This week, we caught up with freelance travel writer and author of Heading South: Far North Queensland to Western Australia by Rail, Tim Richards, to find out how he’s been faring amid the COVID-19 pandemic.
What are you reading?
Lotharingia, a centuries-long history of the countries wedged between France and Germany. It’s a detailed and occasionally very funny mix of history and travel memoir by British author Simon Winder.
What are you watching?
I’ve just finished watching Solos on Amazon Prime, a fascinating series of mostly one-actor dramas set in the future. One episode is about a woman who refuses to leave her safe house 20 years after a pandemic, so it’s very relevant.
What are you listening to?
When life was getting me down the other day, I played the soundtrack from a production of Gilbert and Sullivan’s The Mikado, an absurd comic opera that instantly cheers me up.
What are you cooking?
We’re vegetarian at home, so my go-to is a good veggie burger in Turkish bread with hummus and lots of salad vegetables. And sambal, which always peps things up.
How are you staying fit both physically and mentally?
Random lockdowns have made it hard to stick to a gym routine, so instead I’ve been trying to take at least one long weekly walk on whatever weekday has the best weather, from my Melbourne CBD apartment through a park to an inner-city neighbourhood.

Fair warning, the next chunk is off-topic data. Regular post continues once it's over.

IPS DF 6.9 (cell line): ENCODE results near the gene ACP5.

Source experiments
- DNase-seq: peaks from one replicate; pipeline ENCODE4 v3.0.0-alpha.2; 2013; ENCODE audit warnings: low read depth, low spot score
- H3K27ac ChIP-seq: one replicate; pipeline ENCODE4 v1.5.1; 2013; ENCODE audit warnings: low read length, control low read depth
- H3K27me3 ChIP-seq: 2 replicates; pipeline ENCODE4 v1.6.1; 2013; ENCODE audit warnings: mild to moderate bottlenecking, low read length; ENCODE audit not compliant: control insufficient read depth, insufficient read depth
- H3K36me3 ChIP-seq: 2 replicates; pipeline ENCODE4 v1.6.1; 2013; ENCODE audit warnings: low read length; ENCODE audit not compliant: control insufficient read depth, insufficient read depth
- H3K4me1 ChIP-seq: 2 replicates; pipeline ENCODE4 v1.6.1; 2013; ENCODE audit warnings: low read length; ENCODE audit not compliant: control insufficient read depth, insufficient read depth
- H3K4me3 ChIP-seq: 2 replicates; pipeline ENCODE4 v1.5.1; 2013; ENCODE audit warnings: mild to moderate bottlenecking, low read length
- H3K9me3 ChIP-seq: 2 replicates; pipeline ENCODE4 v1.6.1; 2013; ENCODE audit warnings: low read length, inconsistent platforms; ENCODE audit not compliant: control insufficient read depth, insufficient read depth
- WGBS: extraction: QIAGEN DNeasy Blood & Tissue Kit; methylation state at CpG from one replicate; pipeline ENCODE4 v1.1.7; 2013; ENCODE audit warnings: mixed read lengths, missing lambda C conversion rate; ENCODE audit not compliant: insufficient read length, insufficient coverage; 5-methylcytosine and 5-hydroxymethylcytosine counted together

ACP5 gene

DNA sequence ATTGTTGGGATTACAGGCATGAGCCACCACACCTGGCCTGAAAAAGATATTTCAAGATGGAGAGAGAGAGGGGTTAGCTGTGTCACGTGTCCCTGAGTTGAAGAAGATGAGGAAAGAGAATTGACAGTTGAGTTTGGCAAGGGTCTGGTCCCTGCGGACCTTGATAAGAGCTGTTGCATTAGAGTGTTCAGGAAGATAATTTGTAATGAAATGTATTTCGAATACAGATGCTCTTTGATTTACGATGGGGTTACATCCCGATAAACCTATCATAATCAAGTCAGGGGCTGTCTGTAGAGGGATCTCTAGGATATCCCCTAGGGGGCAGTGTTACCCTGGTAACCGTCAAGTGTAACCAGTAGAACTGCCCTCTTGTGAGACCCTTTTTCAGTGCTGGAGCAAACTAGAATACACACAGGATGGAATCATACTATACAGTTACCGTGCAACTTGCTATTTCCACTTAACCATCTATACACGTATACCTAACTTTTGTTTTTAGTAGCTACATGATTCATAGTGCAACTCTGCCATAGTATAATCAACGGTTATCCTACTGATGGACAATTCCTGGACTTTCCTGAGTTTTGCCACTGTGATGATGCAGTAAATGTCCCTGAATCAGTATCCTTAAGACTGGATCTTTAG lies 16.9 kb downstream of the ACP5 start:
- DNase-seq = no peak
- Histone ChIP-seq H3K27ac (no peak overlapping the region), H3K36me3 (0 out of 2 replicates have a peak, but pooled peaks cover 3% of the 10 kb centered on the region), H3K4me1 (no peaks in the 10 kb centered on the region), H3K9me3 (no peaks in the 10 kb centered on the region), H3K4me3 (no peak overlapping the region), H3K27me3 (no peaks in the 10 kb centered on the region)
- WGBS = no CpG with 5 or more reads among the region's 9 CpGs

What’s something positive you’ve witnessed or experienced since the coronavirus hit?
I like how cafés have revealed themselves as modern-day community hubs; it meant a lot to us that they kept operating through lockdowns and their baristas worked on, cheering us up as well as serving us coffee.
What have you learned about yourself amid the crisis?
My skill at future planning is of limited use in an era when things keep changing dramatically: sometimes paying off, sometimes leaving me devastated. I need to somehow become more stoic in the face of setbacks.
What’s your advice for others in the travel industry on coping with the crisis?
Be as flexible and agile as you can in these crazy days, but cut yourself some slack too. No one is coping well with this; it’s okay for you to have off days or feel it’s too much to manage. Do what you can.
Where is your favourite domestic travel destination?
I have a soft spot for Fremantle, where I lived in the 1990s. Whenever I return there, I wonder why I left. It has such a great combination of heritage buildings, good food and a lively community vibe.
What is the one international travel memory keeping you going through this time?
I’ve been having dreams about my overseas travels – strange replays of places and events. In 2019, I spent a marvellous fortnight in the UK catching sleeper trains from Penzance to London, then on to the Scottish Highlands, staying in a log cabin outside Inverness which deer wandered past in the twilight. That was a special trip.
Where do you want to travel to once international travel restrictions ease up?
In 2020, I cancelled a big rail trek through the Balkans, which would have started in Athens and passed through four countries before reaching Istanbul. Set that up again!